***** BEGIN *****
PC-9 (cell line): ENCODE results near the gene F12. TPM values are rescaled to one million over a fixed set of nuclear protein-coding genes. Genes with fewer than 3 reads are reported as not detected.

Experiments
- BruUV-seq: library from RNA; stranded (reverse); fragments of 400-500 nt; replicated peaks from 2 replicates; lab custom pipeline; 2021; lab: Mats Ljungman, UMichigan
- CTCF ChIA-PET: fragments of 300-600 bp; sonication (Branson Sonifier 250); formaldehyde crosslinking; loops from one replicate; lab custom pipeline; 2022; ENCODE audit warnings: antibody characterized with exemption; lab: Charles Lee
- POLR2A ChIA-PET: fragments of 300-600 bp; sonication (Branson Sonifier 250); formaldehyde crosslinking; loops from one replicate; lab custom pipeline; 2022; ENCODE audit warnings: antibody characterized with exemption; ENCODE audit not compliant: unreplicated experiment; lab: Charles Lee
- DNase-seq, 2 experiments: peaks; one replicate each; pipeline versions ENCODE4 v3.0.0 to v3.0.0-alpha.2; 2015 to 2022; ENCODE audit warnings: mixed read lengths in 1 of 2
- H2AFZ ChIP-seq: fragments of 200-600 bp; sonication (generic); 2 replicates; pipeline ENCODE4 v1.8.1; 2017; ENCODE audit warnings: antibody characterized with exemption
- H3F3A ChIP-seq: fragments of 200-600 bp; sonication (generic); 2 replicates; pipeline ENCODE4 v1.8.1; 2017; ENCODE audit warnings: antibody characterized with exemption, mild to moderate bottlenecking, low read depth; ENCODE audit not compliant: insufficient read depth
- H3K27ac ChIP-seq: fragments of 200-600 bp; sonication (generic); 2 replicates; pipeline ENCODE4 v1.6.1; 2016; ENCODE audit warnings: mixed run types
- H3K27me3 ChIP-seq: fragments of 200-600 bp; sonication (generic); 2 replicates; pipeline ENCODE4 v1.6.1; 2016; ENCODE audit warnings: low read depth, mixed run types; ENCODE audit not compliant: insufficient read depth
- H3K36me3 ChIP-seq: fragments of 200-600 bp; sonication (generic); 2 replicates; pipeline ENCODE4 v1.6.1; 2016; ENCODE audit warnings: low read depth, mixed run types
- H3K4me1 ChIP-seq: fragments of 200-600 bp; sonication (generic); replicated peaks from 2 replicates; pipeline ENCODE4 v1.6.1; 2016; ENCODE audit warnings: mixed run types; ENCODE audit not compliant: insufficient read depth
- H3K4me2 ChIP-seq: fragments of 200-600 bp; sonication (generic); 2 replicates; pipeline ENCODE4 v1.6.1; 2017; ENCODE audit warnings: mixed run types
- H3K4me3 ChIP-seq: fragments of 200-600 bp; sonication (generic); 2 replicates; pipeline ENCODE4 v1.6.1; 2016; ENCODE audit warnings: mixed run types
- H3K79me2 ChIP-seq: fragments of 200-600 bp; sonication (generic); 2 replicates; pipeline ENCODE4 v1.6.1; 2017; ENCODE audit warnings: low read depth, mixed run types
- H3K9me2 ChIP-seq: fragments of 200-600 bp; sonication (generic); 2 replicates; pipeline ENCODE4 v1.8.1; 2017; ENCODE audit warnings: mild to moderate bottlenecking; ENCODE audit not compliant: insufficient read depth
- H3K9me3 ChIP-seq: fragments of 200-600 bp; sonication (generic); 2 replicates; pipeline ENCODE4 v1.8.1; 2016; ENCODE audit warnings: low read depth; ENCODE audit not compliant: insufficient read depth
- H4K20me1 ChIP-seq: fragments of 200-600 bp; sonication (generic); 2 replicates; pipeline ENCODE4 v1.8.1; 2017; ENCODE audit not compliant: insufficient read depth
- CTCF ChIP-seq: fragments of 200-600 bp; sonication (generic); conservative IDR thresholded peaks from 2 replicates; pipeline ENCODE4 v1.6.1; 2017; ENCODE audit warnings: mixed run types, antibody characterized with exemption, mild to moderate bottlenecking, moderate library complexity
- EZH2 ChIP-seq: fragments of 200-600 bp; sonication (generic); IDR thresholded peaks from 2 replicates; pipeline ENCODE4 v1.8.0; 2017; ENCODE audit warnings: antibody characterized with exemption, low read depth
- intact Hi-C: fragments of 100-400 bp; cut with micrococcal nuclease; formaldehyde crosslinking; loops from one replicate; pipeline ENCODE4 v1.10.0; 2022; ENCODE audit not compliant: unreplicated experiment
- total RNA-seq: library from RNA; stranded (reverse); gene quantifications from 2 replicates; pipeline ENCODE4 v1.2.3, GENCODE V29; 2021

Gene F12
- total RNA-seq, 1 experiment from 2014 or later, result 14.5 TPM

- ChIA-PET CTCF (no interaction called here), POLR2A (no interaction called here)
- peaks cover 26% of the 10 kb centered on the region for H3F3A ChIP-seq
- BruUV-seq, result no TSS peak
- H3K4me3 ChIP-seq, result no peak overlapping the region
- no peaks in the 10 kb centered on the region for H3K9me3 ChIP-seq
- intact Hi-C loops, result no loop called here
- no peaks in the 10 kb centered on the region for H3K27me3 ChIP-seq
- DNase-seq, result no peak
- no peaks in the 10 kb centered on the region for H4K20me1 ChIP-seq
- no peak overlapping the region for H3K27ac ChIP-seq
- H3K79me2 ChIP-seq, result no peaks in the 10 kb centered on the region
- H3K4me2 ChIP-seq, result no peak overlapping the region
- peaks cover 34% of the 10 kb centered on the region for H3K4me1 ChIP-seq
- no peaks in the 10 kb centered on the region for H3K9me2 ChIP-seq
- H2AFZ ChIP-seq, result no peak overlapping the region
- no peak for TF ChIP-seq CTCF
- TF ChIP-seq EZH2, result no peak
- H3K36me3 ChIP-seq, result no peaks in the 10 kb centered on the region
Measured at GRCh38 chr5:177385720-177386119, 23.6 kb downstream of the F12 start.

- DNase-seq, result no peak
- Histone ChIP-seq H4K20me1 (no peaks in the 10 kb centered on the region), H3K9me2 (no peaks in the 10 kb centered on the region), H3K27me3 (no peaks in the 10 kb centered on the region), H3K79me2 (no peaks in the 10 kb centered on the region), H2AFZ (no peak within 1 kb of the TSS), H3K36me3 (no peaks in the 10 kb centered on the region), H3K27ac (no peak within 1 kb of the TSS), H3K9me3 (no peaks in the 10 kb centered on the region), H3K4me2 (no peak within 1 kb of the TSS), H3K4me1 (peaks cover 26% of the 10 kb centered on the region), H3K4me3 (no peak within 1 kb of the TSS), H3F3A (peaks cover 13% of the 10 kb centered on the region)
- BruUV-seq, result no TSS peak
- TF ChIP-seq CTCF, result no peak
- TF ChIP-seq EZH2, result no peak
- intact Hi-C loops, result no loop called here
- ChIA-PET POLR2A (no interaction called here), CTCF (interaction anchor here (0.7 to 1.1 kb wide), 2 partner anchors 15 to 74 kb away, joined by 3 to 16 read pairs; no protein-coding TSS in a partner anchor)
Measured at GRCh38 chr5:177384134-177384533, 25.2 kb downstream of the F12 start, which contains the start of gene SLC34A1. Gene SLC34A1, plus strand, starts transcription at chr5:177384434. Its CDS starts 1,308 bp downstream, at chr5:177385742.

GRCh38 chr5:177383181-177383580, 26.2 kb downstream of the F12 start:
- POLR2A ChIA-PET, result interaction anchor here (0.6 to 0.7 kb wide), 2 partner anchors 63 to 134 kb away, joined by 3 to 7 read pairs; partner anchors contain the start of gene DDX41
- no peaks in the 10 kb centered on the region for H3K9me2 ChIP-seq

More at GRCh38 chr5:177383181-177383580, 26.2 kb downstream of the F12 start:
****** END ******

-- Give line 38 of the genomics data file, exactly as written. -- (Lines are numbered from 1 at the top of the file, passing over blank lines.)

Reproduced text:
- no peaks in the 10 kb centered on the region for H3K9me2 ChIP-seq